Democrats begin impeachment inquiry into President Trump


White House photo

The House of Representatives has begun an impeachment inquiry into President Trump.

Landon DeBoer, Sports Editor

Late Tuesday afternoon, Speaker of the House Nancy Pelosi formally announced that the United States House of Representatives and its subcommittees were going to begin an inquiry for the impeachment of President Trump.

The specific charge the House Democrats are making their impeachment case on is the idea that President Trump betrayed his oath of office and the national security of the U.S. for possible political dirt on an opponent. The exact event Pelosi is referencing is a conversation President Trump had with President Zelensky of Ukraine, where he asked for an investigation into one of the Democratic frontrunners, former Vice President Joe Biden. The conversation between the two leaders was brought to light when a whistleblower leaked word of the possible wrongdoing. Pelosi’s announcement was a long time coming for some Democrats, but now, almost all Democrats in the House feel that they have an offense incriminating enough to impeach the president. 

“The actions taken to date by the president have seriously violated the Constitution,” said Pelosi, according to the NYT. “[President Trump] must be held accountable — no one is above the law.”

In defense of President Trump, many GOP lawmakers are saying that even with him asking for political dirt, there was “no quid pro quo,” meaning that there was not a deal made to look into the former Vice President between the two countries.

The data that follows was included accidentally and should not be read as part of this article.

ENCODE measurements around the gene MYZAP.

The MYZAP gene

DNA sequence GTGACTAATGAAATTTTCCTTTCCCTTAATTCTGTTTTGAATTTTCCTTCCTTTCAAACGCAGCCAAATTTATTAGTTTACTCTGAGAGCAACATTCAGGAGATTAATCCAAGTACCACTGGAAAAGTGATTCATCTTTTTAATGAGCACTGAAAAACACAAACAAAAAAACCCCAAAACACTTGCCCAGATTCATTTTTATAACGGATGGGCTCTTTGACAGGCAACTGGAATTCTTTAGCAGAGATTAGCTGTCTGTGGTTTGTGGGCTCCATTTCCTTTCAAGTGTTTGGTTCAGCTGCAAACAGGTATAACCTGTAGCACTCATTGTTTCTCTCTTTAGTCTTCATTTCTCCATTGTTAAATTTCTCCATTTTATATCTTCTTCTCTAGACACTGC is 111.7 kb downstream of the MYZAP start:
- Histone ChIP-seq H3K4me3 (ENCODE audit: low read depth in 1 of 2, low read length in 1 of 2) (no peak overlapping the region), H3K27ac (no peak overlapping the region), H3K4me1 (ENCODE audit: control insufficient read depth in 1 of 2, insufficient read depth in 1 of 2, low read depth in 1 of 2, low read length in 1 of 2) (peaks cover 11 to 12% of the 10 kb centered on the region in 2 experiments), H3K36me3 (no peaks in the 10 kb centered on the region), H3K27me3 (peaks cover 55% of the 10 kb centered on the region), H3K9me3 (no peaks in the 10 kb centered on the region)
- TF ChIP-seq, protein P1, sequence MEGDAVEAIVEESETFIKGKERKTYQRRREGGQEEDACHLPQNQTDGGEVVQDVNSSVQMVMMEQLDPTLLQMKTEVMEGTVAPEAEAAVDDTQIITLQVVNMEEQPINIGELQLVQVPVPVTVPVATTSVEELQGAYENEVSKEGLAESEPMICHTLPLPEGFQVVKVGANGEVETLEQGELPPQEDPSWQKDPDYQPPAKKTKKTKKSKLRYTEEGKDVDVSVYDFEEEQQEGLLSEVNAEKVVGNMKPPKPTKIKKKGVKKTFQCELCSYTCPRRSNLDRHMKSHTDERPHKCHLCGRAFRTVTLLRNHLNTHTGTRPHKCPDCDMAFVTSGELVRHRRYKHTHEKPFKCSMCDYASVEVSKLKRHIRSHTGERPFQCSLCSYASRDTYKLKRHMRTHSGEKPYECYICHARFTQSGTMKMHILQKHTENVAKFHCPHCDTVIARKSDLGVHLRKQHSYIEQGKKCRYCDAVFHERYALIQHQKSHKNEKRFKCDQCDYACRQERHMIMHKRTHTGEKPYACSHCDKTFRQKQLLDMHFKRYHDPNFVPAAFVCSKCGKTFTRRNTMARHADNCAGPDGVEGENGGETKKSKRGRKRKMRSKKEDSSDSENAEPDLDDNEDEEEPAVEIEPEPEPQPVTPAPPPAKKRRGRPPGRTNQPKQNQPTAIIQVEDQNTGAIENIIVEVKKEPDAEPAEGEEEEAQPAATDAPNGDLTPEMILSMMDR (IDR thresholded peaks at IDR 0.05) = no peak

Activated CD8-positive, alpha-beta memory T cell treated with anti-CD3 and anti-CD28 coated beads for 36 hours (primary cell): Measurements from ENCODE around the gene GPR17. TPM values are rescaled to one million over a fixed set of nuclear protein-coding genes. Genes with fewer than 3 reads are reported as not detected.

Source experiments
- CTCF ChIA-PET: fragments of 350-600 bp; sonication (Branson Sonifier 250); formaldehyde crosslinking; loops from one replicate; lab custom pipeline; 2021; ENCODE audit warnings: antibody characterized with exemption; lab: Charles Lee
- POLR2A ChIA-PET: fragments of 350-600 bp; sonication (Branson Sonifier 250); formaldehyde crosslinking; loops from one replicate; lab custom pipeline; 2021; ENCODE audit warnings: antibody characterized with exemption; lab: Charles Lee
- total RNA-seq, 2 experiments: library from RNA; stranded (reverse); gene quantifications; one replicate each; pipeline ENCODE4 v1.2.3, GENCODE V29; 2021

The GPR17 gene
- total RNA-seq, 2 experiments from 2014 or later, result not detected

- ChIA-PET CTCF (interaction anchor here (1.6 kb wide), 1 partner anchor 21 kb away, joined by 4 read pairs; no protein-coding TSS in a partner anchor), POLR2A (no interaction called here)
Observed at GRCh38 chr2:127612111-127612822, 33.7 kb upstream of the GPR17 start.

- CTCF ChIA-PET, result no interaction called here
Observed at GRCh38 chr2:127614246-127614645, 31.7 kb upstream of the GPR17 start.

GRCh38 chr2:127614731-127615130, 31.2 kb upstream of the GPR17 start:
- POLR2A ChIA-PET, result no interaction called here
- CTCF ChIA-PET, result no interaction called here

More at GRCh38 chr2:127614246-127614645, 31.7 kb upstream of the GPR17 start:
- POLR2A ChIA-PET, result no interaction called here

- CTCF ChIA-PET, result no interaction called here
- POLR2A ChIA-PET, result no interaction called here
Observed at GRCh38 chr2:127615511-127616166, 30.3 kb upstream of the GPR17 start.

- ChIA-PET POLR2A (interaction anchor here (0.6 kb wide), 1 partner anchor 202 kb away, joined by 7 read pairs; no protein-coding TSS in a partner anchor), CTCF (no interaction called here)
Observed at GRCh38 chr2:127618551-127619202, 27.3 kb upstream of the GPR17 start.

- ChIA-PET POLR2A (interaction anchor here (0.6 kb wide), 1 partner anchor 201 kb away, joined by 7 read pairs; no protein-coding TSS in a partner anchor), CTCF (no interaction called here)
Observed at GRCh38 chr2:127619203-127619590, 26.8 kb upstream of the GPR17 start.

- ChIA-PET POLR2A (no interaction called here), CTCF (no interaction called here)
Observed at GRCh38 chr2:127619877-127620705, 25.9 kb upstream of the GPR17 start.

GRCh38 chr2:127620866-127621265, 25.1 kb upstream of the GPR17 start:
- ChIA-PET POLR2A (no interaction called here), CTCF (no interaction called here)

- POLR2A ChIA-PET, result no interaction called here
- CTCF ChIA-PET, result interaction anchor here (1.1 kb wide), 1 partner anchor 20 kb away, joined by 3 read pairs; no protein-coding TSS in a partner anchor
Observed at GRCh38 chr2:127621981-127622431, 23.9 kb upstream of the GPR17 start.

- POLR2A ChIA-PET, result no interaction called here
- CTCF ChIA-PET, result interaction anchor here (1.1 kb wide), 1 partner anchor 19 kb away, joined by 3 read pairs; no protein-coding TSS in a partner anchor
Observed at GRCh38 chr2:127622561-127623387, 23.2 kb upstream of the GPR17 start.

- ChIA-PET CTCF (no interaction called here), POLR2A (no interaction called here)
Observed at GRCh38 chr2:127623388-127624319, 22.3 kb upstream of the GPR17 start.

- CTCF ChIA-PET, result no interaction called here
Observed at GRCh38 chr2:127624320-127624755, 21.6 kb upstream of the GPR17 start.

“I didn’t do it,” said President Trump, according to CNN. “There was no quid pro quo.”

Even if there is proven to be no formal deal exchanged by the two countries for looking into the former Vice President, many Democrats are focusing on a specific line from the transcript the White House released of the call which called for a favor from Ukraine to look into Biden and his son. Both the former Vice President and his son have been found to have done no criminal wrongdoings. By focusing mainly on these words of President Trump in the transcript, Democrats hope to specify that what the president did is illegal, as seeking foreign intel for an election is illegal according to FEC rules.

As the impeachment inquiry starts to play out, it will be interesting to see what will unfold. At the moment, it looks like the House will have the votes to impeach the president, but the Senate may not provide the same result. In the upcoming weeks, the House Democrats will be working vehemently to find intel on the situation and come up with the best possible case for impeachment, while President Trump will plan his defense.